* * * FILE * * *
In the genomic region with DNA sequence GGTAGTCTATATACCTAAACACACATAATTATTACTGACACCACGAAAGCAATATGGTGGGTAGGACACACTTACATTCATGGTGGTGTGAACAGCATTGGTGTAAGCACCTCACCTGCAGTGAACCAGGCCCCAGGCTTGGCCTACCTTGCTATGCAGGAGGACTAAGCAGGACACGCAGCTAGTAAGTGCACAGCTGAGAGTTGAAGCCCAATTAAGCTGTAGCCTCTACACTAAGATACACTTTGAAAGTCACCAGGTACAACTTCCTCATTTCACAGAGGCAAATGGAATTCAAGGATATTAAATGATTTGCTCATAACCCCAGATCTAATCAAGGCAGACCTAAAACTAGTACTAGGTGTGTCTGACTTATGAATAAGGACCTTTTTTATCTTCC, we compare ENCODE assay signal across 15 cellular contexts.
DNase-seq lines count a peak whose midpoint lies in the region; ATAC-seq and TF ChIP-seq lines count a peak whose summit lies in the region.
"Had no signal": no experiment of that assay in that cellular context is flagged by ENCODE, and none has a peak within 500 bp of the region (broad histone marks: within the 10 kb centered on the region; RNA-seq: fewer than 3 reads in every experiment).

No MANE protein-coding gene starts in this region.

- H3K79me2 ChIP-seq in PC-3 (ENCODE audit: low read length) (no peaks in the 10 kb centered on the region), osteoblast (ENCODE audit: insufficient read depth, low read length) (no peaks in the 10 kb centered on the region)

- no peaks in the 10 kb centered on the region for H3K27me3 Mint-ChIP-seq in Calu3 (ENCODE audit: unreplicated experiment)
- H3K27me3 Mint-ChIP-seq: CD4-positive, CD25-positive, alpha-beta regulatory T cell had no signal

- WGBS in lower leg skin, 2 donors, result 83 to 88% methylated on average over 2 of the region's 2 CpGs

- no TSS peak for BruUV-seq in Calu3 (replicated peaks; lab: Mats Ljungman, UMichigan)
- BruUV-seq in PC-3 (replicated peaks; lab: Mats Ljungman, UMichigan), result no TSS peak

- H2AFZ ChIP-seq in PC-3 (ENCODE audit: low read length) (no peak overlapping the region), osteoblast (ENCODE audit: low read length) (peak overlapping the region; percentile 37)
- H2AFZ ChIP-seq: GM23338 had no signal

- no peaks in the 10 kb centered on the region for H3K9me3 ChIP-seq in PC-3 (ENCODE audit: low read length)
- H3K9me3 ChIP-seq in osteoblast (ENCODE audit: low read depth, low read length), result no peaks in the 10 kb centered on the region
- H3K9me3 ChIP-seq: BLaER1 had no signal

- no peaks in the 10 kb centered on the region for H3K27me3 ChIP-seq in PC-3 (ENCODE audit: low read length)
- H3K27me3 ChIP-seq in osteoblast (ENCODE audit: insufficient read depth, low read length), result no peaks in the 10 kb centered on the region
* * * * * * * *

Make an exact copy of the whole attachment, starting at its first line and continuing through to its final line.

In the genomic region with DNA sequence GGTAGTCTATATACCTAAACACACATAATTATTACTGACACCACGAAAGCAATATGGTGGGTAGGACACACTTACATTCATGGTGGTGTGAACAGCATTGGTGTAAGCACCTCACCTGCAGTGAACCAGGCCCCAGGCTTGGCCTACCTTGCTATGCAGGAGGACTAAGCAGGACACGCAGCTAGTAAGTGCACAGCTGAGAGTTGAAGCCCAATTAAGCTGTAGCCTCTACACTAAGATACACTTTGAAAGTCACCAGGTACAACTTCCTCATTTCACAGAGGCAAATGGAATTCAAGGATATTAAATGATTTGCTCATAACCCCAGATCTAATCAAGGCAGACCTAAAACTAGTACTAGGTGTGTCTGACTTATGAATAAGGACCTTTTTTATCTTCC, we compare ENCODE assay signal across 15 cellular contexts.
DNase-seq lines count a peak whose midpoint lies in the region; ATAC-seq and TF ChIP-seq lines count a peak whose summit lies in the region.
"Had no signal": no experiment of that assay in that cellular context is flagged by ENCODE, and none has a peak within 500 bp of the region (broad histone marks: within the 10 kb centered on the region; RNA-seq: fewer than 3 reads in every experiment).

No MANE protein-coding gene starts in this region.

- H3K79me2 ChIP-seq in PC-3 (ENCODE audit: low read length) (no peaks in the 10 kb centered on the region), osteoblast (ENCODE audit: insufficient read depth, low read length) (no peaks in the 10 kb centered on the region)

- no peaks in the 10 kb centered on the region for H3K27me3 Mint-ChIP-seq in Calu3 (ENCODE audit: unreplicated experiment)
- H3K27me3 Mint-ChIP-seq: CD4-positive, CD25-positive, alpha-beta regulatory T cell had no signal

- WGBS in lower leg skin, 2 donors, result 83 to 88% methylated on average over 2 of the region's 2 CpGs

- no TSS peak for BruUV-seq in Calu3 (replicated peaks; lab: Mats Ljungman, UMichigan)
- BruUV-seq in PC-3 (replicated peaks; lab: Mats Ljungman, UMichigan), result no TSS peak

- H2AFZ ChIP-seq in PC-3 (ENCODE audit: low read length) (no peak overlapping the region), osteoblast (ENCODE audit: low read length) (peak overlapping the region; percentile 37)
- H2AFZ ChIP-seq: GM23338 had no signal

- no peaks in the 10 kb centered on the region for H3K9me3 ChIP-seq in PC-3 (ENCODE audit: low read length)
- H3K9me3 ChIP-seq in osteoblast (ENCODE audit: low read depth, low read length), result no peaks in the 10 kb centered on the region
- H3K9me3 ChIP-seq: BLaER1 had no signal

- no peaks in the 10 kb centered on the region for H3K27me3 ChIP-seq in PC-3 (ENCODE audit: low read length)
- H3K27me3 ChIP-seq in osteoblast (ENCODE audit: insufficient read depth, low read length), result no peaks in the 10 kb centered on the region